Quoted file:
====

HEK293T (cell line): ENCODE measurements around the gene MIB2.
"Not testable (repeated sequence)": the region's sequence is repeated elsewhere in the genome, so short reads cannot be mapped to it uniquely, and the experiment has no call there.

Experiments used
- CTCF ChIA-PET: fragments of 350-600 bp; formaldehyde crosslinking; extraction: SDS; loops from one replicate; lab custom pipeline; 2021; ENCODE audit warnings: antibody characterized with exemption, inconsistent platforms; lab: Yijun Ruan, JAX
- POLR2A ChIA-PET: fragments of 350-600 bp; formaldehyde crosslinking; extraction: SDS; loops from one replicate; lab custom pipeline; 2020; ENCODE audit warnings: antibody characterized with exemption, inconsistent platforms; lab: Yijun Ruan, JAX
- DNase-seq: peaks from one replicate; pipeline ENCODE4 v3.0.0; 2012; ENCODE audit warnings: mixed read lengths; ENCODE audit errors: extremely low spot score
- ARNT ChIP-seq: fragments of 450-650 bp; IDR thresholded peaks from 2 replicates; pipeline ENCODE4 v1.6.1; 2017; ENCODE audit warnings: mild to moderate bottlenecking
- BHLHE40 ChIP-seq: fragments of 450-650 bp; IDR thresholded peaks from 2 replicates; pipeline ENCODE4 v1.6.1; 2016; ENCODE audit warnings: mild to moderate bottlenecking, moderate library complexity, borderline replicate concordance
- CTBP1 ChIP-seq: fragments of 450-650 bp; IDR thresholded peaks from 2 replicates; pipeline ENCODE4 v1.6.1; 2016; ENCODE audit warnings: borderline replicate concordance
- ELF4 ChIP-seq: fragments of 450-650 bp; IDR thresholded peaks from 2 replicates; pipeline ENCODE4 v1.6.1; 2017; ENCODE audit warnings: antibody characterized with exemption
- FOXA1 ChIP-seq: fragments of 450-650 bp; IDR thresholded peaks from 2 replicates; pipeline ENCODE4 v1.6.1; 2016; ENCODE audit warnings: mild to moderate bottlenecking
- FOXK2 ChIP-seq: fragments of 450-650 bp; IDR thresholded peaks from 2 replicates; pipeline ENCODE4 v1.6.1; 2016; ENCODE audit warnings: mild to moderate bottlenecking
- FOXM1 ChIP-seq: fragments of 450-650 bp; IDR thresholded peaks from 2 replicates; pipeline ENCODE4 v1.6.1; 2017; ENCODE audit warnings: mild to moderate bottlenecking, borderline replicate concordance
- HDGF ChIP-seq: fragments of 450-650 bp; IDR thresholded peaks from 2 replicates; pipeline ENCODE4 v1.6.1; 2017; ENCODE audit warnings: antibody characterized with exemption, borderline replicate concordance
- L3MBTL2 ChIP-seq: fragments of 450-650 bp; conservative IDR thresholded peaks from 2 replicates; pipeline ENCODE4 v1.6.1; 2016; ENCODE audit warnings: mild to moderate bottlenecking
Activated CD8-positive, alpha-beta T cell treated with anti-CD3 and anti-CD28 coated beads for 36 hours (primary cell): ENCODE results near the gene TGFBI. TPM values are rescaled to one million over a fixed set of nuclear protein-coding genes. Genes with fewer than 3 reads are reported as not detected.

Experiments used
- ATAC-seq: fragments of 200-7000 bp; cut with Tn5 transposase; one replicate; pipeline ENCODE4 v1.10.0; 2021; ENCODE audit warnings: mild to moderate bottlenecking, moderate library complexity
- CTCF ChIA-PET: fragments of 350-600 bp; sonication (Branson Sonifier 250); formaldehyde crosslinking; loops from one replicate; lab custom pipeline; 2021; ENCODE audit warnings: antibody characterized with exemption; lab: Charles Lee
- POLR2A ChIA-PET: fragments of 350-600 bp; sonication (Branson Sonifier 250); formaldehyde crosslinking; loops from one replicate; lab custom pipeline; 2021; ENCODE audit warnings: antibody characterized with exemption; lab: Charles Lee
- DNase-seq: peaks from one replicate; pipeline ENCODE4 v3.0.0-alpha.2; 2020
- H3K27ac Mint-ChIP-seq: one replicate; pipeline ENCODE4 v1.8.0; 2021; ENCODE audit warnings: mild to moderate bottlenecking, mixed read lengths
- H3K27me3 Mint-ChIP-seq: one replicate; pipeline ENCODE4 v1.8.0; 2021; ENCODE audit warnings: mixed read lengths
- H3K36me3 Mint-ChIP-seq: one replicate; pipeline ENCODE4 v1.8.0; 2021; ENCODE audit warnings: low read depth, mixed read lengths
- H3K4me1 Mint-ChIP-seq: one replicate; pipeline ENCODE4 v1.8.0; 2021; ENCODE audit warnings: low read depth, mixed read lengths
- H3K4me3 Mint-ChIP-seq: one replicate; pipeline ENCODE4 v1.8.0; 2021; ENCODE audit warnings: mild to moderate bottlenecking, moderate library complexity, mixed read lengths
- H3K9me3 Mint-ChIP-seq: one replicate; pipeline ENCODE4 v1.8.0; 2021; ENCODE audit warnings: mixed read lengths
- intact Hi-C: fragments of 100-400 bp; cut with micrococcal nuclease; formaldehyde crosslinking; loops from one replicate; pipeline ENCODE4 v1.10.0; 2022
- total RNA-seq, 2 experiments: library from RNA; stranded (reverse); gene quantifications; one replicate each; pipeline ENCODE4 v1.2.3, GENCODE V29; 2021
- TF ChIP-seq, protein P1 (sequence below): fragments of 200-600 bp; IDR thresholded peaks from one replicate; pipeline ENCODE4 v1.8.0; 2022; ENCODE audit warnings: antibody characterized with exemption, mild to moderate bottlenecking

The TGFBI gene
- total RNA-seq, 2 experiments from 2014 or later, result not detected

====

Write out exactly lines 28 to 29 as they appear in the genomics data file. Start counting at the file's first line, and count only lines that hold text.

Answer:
- intact Hi-C: fragments of 100-400 bp; cut with micrococcal nuclease; formaldehyde crosslinking; loops from one replicate; pipeline ENCODE4 v1.10.0; 2022
- total RNA-seq, 2 experiments: library from RNA; stranded (reverse); gene quantifications; one replicate each; pipeline ENCODE4 v1.2.3, GENCODE V29; 2021